5.1 To establish that they hold native title rights and interests, for the purposes of a determination of native title under the Native Title Act (Cth) (‘Native Title Act’), native title claimants must satisfy the definition of native title in s 223(1) of the Native Title Act. Section 223(1)(a) requires that the claimed rights and interests are possessed under the traditional laws acknowledged and traditional customs observed by the relevant Aboriginal peoples or Torres Strait Islanders. This chapter outlines how this requirement has been interpreted, focusing on the approach taken to the meaning of acknowledgment and observance of traditional laws and customs.
5.2 The ALRC makes recommendations for reform of this aspect of the definition. First, the ALRC recommends that there be explicit acknowledgment in the Native Title Act that traditional laws and customs under which native title rights and interests are possessed may adapt, evolve or otherwise develop.
5.3 Second, the ALRC recommends that the definition be amended to clarify that it is not necessary to establish either that:
the acknowledgment of traditional laws and the observance of traditional customs have continued substantially uninterrupted since sovereignty; or
traditional laws and customs have been acknowledged and observed by each generation since sovereignty.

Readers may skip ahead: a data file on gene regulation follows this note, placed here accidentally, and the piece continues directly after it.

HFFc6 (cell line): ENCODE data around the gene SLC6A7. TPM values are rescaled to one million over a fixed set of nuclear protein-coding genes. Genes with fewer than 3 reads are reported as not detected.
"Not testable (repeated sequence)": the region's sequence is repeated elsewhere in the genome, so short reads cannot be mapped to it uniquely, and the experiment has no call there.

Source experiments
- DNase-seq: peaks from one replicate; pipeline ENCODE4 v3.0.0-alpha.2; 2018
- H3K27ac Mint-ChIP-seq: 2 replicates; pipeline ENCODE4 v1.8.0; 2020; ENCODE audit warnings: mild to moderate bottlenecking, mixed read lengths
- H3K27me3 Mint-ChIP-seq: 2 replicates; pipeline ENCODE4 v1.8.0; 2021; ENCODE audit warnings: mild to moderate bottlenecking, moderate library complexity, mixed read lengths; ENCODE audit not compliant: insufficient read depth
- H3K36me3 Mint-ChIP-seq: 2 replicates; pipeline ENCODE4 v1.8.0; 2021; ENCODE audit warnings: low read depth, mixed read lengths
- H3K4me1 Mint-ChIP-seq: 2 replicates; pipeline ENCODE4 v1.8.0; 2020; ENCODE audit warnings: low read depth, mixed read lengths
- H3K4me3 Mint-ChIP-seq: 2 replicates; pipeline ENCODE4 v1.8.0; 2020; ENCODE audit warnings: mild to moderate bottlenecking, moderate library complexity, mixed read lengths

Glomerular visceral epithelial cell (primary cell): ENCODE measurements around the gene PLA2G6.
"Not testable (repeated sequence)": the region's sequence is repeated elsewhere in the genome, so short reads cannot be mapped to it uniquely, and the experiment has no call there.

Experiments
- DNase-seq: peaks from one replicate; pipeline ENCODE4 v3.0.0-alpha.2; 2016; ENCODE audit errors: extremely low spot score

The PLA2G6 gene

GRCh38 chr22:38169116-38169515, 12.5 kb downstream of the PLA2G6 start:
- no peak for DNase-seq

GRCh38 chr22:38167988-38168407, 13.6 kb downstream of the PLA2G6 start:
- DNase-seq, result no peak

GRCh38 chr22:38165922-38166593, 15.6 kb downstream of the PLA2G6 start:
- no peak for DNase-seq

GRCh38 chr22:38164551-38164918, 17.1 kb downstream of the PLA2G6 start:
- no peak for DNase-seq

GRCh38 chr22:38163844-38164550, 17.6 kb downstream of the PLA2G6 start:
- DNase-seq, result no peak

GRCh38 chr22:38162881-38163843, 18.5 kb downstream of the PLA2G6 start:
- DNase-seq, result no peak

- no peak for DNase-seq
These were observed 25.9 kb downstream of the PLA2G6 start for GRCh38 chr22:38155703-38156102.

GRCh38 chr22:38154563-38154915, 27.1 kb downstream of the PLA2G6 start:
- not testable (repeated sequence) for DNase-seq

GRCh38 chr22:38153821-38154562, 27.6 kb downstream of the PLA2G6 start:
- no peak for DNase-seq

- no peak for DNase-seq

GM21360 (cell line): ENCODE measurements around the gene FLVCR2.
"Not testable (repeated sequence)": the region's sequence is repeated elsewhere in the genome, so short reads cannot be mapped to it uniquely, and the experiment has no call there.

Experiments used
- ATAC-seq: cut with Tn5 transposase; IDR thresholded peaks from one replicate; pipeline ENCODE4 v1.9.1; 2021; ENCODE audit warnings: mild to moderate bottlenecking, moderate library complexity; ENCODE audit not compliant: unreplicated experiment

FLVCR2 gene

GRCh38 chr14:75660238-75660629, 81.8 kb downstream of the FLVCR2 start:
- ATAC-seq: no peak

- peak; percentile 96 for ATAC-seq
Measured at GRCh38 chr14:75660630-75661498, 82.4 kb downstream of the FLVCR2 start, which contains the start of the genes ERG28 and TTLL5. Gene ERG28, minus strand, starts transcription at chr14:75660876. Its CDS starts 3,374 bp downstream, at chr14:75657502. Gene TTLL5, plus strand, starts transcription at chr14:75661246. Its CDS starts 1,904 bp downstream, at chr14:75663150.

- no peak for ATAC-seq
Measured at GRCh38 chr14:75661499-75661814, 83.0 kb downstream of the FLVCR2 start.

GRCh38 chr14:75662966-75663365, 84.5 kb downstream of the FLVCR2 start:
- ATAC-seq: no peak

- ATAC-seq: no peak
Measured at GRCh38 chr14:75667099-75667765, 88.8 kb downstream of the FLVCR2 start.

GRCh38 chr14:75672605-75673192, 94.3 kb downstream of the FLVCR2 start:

5.4 Third, the ALRC recommends that the definition of native title be amended to clarify that it is not necessary to establish that a society united in and by its acknowledgment and observance of traditional laws and customs has continued in existence since prior to the assertion of sovereignty.
5.5 Finally, the ALRC recommends that the definition of native title clarifies that rights and interests may be possessed by a native title claim group where they have been transmitted or transferred between groups, or otherwise acquired in accordance with traditional laws and customs.
5.6 These recommendations address the technicality and complexity of establishing the existence of native title rights and interests. In many respects, the recommendations endorse the movement in case law and in negotiations towards flexibility in the evidentiary requirements to establish native title. However, they keep in place the doctrinal foundation for native title. That is, they preserve the position that native title rights and interests are those possessed under laws and customs that have their origins in laws and customs acknowledged and observed at sovereignty. As such, they are consistent with the ALRC’s guiding principles for reform: acknowledging the importance of the recognition of native title rights and interests; achieving greater efficiency in the claims process; and providing a sound platform for use of native title rights and interests into the future.